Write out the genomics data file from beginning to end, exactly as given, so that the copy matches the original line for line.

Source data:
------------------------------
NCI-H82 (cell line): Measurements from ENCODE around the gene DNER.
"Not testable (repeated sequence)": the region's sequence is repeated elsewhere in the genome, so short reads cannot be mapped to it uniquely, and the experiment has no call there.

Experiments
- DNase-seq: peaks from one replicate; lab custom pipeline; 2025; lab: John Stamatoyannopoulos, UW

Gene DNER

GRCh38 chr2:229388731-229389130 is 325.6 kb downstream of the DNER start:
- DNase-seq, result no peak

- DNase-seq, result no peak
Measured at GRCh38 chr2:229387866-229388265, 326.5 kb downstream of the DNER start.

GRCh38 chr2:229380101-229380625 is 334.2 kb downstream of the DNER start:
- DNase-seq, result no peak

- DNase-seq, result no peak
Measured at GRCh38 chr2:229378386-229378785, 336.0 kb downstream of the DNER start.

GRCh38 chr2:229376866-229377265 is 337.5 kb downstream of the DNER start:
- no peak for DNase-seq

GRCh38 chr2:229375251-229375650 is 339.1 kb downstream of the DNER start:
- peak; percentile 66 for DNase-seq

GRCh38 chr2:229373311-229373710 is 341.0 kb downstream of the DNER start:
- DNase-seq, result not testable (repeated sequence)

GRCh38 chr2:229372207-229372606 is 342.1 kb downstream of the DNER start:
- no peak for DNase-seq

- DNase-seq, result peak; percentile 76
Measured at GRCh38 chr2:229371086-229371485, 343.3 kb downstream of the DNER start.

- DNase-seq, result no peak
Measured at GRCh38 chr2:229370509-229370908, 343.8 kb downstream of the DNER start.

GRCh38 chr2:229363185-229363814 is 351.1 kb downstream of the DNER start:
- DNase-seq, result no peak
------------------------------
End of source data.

NCI-H82 (cell line): Measurements from ENCODE around the gene DNER.
"Not testable (repeated sequence)": the region's sequence is repeated elsewhere in the genome, so short reads cannot be mapped to it uniquely, and the experiment has no call there.

Experiments
- DNase-seq: peaks from one replicate; lab custom pipeline; 2025; lab: John Stamatoyannopoulos, UW

Gene DNER

GRCh38 chr2:229388731-229389130 is 325.6 kb downstream of the DNER start:
- DNase-seq, result no peak

- DNase-seq, result no peak
Measured at GRCh38 chr2:229387866-229388265, 326.5 kb downstream of the DNER start.

GRCh38 chr2:229380101-229380625 is 334.2 kb downstream of the DNER start:
- DNase-seq, result no peak

- DNase-seq, result no peak
Measured at GRCh38 chr2:229378386-229378785, 336.0 kb downstream of the DNER start.

GRCh38 chr2:229376866-229377265 is 337.5 kb downstream of the DNER start:
- no peak for DNase-seq

GRCh38 chr2:229375251-229375650 is 339.1 kb downstream of the DNER start:
- peak; percentile 66 for DNase-seq

GRCh38 chr2:229373311-229373710 is 341.0 kb downstream of the DNER start:
- DNase-seq, result not testable (repeated sequence)

GRCh38 chr2:229372207-229372606 is 342.1 kb downstream of the DNER start:
- no peak for DNase-seq

- DNase-seq, result peak; percentile 76
Measured at GRCh38 chr2:229371086-229371485, 343.3 kb downstream of the DNER start.

- DNase-seq, result no peak
Measured at GRCh38 chr2:229370509-229370908, 343.8 kb downstream of the DNER start.

GRCh38 chr2:229363185-229363814 is 351.1 kb downstream of the DNER start:
- DNase-seq, result no peak